“We look at flows that are going into ETFs and out of ETFs that really tell us where smart money might be going,” added Lydon with regard to an influx of $264 billion in ETFs year-to-date.
Emerging markets have been marred by the trade wars between the U.S and China, causing a negative ripple effect into emerging market ETFs, such as the Vanguard FTSE Emerging Markets ETF (NYSEArca: VWO)–down 11.82% YTD, iShares Core MSCI Emerging Markets ETF (NYSEArca: IEMG)–down 12.33% YTD and iShares MSCI Emerging Markets ETF (NYSEArca: EEM)–down 12.24% YTD. Nonetheless, the YTD pains these ETFs have been experiencing through the majority of 2018 appear to be subsiding.
Despite the deep declines, with respect to value compared to price, many of these ETFs from abroad present a profitable opportunity that can be realized, especially if China and the U.S. ameliorate their trade differences. It presents an interesting opportunity for the investor who is seeking value in terms of locating discounted assets.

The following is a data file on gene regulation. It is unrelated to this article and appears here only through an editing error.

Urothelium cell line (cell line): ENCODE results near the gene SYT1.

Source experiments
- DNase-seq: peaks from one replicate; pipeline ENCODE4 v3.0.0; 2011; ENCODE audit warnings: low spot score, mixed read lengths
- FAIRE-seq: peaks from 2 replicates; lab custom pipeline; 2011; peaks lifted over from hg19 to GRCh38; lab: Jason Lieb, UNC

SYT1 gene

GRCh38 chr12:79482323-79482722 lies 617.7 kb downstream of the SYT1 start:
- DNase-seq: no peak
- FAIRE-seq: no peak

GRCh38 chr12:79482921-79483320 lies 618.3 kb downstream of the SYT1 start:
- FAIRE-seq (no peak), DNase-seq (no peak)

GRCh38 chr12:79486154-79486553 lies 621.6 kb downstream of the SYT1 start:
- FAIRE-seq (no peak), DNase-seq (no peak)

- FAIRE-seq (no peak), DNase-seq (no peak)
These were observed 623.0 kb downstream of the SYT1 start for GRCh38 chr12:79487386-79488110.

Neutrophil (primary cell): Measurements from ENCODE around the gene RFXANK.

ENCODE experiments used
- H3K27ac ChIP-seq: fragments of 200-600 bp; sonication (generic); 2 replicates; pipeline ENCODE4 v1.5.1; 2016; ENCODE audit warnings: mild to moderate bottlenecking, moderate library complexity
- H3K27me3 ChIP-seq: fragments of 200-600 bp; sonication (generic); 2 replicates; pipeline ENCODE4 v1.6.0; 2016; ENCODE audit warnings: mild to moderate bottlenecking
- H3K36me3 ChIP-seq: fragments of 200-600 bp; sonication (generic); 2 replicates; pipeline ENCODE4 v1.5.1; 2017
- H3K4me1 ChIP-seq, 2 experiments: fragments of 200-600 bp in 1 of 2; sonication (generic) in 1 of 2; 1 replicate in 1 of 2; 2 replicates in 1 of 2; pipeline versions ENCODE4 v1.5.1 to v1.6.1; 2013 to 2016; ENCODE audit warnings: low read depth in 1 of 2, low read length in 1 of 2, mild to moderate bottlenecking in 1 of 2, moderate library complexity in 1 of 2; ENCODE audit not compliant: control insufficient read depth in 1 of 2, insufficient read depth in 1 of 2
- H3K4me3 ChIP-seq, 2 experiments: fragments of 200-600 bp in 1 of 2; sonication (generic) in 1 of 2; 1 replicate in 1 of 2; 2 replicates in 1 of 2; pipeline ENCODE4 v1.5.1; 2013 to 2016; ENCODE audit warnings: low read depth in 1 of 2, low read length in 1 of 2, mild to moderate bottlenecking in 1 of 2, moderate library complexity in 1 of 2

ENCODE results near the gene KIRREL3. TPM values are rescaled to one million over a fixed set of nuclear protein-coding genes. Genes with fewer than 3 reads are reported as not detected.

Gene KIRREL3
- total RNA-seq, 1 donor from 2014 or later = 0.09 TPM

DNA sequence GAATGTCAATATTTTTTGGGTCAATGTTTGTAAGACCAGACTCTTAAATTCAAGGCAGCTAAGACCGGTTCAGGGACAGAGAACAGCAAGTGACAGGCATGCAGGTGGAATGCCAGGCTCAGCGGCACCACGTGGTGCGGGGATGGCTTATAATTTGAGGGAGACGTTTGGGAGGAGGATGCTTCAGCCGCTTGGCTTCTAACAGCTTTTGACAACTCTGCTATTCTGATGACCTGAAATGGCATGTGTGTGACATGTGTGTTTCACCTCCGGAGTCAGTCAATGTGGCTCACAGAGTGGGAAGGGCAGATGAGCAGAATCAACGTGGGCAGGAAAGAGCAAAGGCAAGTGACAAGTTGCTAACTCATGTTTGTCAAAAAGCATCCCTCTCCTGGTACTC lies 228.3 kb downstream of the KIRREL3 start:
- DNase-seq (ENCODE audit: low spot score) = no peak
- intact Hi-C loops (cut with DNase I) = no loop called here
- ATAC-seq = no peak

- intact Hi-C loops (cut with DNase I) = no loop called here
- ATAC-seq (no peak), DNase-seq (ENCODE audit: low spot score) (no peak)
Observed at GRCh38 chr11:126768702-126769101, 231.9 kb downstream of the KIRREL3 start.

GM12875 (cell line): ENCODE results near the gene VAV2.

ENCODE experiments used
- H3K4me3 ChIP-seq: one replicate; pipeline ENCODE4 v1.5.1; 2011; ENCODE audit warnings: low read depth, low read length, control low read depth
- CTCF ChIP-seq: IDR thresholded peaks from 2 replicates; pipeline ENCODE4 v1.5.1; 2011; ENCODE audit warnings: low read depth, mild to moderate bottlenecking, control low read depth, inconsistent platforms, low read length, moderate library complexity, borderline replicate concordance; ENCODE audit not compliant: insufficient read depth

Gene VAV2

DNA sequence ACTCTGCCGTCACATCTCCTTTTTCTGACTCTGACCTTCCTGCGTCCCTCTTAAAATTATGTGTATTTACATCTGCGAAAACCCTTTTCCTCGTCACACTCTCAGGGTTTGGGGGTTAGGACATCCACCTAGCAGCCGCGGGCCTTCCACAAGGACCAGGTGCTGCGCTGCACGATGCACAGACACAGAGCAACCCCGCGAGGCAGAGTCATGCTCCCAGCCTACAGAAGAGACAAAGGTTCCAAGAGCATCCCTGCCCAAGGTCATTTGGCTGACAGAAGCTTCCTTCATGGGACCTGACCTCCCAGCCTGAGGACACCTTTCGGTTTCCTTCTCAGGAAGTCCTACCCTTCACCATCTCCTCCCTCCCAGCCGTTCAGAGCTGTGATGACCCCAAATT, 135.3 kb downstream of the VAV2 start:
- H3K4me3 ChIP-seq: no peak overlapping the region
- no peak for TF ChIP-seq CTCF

Fixed Income Inflows, Large-Cap Bellwether
As equities continue to sell off, Lydon is also noticing that inflows into the tried-and-true safe haven of bonds is becoming more readily apparent as flows into fixed-income ETFs increase. In addition, large cap equities will continue to be the bellwether that signals where the market will be heading, especially as portfolios experience shifting ahead of 2019.
“Large cap growth has been the bellwether where we haven’t seen money come out,” said Lydon. “We’ve seen a lot of money going out of money like quality, value–those factors for sure, especially ETFs around the world continue to sell off, particularly as the markets continue to get weaker.”
Needless to say, money managers will be closely watching market behavior to end 2018 as one more rate hike by the Federal Reserve is on the horizon and geopolitical factors like trade wars will give an indication of where to allocate capital before the new year.
“The key thing here as we go into the end of the year–managers are on a precipice–‘Am I going to show big cash values or allocations at the end of the year because my clients are concerned on what might be coming on next year? I don’t want to look like I’m fully invested if the market’s declining,'” said Lydon.
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